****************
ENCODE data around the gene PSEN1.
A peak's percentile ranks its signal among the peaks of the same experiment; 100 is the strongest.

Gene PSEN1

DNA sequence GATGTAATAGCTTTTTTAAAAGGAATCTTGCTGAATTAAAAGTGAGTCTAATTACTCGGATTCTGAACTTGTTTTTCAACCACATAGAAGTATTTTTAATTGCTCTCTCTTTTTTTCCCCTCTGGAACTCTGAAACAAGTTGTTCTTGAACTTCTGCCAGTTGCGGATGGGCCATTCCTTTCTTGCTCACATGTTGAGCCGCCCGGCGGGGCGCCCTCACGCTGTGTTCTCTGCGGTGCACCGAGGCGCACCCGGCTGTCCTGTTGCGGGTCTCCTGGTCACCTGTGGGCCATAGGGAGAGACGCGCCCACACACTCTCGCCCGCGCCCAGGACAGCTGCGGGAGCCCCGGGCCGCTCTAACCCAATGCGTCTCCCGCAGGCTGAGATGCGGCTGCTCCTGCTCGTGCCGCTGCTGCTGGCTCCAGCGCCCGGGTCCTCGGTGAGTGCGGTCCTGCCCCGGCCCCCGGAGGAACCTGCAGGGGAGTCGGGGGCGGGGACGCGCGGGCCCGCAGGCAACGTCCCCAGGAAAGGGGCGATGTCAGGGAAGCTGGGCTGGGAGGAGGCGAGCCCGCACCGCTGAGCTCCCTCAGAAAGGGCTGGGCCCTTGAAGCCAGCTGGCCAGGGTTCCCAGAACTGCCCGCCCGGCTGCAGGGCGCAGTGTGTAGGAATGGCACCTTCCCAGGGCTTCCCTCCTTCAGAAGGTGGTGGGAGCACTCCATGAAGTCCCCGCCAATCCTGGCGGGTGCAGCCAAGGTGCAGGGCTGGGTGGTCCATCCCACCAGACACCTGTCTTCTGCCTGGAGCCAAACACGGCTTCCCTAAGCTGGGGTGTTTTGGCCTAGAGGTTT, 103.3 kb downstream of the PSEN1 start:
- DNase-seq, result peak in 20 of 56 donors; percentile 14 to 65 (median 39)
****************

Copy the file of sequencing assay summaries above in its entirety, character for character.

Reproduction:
ENCODE data around the gene PSEN1.
A peak's percentile ranks its signal among the peaks of the same experiment; 100 is the strongest.

Gene PSEN1

DNA sequence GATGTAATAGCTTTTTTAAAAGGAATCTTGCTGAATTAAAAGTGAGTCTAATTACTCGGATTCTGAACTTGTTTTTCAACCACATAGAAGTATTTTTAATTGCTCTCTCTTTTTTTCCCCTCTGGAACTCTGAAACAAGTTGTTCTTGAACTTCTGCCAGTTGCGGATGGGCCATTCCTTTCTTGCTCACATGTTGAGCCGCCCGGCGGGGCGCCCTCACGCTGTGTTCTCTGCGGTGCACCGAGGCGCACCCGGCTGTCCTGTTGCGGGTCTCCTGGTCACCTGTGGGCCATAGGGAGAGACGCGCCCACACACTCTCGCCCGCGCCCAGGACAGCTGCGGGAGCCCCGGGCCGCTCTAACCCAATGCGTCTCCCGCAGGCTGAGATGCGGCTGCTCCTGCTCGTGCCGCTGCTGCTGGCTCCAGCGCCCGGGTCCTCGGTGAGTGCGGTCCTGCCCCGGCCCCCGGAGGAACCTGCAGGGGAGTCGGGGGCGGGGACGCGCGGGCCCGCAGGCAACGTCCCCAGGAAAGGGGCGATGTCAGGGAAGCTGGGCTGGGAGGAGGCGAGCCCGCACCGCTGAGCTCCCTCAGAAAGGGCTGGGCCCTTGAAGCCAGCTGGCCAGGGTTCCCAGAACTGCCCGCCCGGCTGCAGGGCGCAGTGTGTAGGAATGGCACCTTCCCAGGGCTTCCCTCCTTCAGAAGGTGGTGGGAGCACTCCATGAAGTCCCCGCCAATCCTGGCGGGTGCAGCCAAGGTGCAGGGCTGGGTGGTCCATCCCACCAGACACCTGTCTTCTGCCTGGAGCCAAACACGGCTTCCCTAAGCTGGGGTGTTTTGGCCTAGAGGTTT, 103.3 kb downstream of the PSEN1 start:
- DNase-seq, result peak in 20 of 56 donors; percentile 14 to 65 (median 39)